The recording of the song is in a very “Country” style, from John’s rhythm to George’s Carl Perkins-esque picking style on his Gretsch Tennessean — very much in the Nashville style.

 

Kessler: When The Beatles played the Hollywood Bowl in 1964 and 1965, “I Love Ringo” buttons outsold buttons of all the other Beatles combined times four! Ringo was highly favored in America! What steps did both EMI and Capitol take with “What Goes On” to please Ringo fans?

 

Bedford: Ringo never claimed to be a great songwriter. He never claimed to be a great singer, compared to his band mates. He even never claimed to be good-looking, yet he was so popular! So, when “What Goes On” was released on Rubber Soul, it opened Side 2; when it appeared on Yesterday and Today, it was the penultimate track.

 

Capitol Records/EMI released it as a B-side to “Nowhere Man” on 15 February 1966, which peaked at #3 on the Billboard pop chart. “What Goes On” was given a chart placement too, even though it only reached #81. However, when they released the single initially, it was only credited to Lennon/McCartney. When it was pointed out that Ringo was also a contributor, Capitol did a second pressing, crediting the song correctly to Lennon/ McCartney/ Starkey, although the record was already disappearing from the charts, making this a very collectible record indeed.

 

I have a new appreciation for the song, knowing that it evolved from the Country and Western Quarrymen days of 1957, was considered as the follow-up to Please Please Me in 1963, was finished off by Paul and Ringo in 1965, and was given prime position on their ground-breaking album, Rubber Soul. It was even recorded in only one take!

 

For more information on David Bedford’s books, head here

 

To hear Dave’s podcast, “Liddypod,” head here

 

Follow Dave on his website and check out his YouTube channel here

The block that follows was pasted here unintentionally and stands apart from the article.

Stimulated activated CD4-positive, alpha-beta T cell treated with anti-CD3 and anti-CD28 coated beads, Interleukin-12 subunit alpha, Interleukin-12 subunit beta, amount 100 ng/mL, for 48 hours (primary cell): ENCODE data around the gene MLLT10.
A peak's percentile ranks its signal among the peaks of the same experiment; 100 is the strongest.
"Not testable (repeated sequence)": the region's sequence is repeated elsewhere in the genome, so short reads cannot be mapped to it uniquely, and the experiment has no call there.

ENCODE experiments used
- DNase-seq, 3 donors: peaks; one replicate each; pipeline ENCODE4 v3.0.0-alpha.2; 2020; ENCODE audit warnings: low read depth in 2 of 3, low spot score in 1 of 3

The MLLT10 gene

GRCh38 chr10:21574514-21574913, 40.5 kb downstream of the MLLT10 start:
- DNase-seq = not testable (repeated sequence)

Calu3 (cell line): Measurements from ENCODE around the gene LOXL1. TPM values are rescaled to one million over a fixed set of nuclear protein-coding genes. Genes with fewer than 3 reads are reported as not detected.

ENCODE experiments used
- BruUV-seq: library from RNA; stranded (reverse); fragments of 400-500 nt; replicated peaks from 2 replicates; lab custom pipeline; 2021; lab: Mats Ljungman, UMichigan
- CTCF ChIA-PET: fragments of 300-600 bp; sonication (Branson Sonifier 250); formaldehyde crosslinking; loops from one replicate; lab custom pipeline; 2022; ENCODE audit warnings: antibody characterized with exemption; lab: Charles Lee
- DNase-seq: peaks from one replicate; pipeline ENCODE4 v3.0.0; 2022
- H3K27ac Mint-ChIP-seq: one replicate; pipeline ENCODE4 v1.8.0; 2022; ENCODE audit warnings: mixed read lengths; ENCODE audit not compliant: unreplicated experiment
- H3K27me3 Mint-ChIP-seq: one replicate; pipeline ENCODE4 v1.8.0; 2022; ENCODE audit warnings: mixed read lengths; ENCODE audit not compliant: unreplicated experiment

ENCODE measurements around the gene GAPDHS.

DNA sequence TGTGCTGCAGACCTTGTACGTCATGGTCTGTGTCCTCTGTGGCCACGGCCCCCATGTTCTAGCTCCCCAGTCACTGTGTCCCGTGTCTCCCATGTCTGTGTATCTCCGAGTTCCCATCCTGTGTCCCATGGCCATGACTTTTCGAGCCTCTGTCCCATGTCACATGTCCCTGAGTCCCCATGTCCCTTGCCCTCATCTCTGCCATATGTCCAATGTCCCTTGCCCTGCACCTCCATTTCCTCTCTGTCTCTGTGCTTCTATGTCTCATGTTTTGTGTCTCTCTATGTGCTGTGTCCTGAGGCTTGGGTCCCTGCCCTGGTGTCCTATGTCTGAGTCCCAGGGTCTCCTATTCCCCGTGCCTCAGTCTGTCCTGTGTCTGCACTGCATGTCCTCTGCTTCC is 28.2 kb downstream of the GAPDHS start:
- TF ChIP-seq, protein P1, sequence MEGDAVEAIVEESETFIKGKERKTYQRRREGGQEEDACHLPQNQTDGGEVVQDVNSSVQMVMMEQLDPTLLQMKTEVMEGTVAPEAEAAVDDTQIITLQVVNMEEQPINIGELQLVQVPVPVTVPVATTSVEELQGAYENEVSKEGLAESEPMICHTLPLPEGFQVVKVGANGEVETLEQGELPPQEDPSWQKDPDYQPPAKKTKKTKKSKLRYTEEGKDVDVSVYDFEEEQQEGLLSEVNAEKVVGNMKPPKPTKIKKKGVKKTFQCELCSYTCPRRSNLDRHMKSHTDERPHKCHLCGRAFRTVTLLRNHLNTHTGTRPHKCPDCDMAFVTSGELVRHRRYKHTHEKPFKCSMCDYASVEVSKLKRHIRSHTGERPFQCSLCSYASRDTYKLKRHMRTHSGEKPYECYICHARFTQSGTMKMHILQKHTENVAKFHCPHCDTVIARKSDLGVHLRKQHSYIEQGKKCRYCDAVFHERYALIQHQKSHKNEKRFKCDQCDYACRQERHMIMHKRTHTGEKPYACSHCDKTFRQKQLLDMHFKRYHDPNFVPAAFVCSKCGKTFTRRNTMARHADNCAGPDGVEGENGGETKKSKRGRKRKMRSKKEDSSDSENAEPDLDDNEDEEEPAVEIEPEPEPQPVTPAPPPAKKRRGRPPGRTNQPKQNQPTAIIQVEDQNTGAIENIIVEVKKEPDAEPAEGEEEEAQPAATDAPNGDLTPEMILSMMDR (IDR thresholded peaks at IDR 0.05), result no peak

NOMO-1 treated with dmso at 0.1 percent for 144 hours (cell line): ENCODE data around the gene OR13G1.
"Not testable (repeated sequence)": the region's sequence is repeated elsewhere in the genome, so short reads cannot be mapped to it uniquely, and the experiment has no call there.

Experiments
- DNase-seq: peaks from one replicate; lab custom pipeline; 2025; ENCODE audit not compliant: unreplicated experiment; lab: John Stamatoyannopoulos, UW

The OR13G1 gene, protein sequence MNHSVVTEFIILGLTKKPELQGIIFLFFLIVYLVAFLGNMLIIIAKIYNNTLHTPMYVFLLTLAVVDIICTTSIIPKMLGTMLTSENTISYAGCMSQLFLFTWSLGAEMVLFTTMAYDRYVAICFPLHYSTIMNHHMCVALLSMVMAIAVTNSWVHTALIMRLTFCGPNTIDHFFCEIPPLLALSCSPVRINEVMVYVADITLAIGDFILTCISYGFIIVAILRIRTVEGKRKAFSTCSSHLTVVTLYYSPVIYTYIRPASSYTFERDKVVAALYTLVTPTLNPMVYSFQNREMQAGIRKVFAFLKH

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Rubber Soul Intermission: The Rockin’ Rhymer Poetry Contest

Since January 2021, we’ve been examining The Beatles’ 1965 work of genius, Rubber Soul, taking deep dives into each track. Having concluded Side One, this month we’re taking a short intermission to stand, stretch, and have a bit of fun.

 

We’ve invited Fest for Beatles Fans poet Terri Whitney — who has written two books of poetry on The Beatles and other rock’n’roll greats — to create a poem for us all about Rubber Soul. And we’ve also asked her to serve as one of the judges in a POETRY CONTEST in her honor: The Rockin’ Rhymer Poetry Contest. More about that in a minute…but first, meet Terri!

 

Hello everyone, my name is Terri Whitney! I’m from a small town outside of Grand Rapids, Michigan. I graduated from Belding High School in 1972 and have been a part of many Beatles events over the years including the Chicago Fest for Beatles Fans (since 2016). For five years, I also appeared at Beatles at the Ridge in Walnut Ridge, Arkansas, where I was the Poet Laureate!

 

Currently, I’m the owner of “The Rockin Rhymer,” and I’m retired. I’ve always had two strong passions starting from an incredibly early age, and I was fortunate to have parents who encouraged both: my love for The Beatles’ music and secondly, writing poems.